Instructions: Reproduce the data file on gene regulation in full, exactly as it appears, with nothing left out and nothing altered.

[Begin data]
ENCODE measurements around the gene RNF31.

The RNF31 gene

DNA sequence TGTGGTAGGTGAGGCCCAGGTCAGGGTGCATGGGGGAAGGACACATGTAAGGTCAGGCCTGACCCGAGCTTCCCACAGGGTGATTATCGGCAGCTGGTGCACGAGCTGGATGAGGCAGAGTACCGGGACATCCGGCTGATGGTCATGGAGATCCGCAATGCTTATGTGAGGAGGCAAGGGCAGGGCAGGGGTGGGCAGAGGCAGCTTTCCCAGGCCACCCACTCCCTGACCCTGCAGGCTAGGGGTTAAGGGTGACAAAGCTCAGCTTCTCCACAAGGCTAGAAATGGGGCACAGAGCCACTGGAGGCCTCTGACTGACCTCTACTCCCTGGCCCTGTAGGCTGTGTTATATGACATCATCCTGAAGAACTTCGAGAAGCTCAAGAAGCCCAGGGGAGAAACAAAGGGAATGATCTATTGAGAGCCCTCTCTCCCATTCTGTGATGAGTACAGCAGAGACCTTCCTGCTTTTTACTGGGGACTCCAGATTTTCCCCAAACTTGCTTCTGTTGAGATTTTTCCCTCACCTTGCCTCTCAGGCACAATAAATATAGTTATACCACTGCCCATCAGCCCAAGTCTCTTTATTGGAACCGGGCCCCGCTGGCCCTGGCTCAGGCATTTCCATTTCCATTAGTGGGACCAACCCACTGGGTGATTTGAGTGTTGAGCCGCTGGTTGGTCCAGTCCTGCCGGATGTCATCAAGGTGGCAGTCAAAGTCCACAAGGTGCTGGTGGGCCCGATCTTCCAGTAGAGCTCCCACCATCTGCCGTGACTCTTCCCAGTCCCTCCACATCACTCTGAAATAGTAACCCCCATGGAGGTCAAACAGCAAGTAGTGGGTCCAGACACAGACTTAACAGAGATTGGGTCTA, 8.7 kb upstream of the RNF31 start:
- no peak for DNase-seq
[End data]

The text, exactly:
ENCODE measurements around the gene RNF31.

The RNF31 gene

DNA sequence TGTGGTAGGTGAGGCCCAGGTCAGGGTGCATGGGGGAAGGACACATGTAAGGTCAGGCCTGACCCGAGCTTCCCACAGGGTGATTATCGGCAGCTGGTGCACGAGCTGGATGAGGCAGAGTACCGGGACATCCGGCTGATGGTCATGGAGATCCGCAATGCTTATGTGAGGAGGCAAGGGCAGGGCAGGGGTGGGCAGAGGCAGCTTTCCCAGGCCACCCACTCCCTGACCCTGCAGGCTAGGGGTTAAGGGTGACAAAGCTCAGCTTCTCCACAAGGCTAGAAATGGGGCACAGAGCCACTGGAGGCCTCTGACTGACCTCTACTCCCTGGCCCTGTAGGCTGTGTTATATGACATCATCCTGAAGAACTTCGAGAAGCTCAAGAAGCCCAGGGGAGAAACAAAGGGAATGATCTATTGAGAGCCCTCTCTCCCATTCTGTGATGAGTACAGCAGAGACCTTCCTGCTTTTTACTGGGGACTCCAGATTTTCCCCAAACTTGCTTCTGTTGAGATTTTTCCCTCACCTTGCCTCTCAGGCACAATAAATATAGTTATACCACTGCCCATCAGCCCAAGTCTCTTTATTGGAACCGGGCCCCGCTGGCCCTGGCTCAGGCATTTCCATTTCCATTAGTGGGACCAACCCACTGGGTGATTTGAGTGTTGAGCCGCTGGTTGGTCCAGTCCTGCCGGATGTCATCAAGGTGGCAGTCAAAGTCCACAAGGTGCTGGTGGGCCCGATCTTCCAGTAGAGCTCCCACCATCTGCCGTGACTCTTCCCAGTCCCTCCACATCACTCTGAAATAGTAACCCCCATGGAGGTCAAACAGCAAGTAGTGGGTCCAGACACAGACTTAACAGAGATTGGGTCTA, 8.7 kb upstream of the RNF31 start:
- no peak for DNase-seq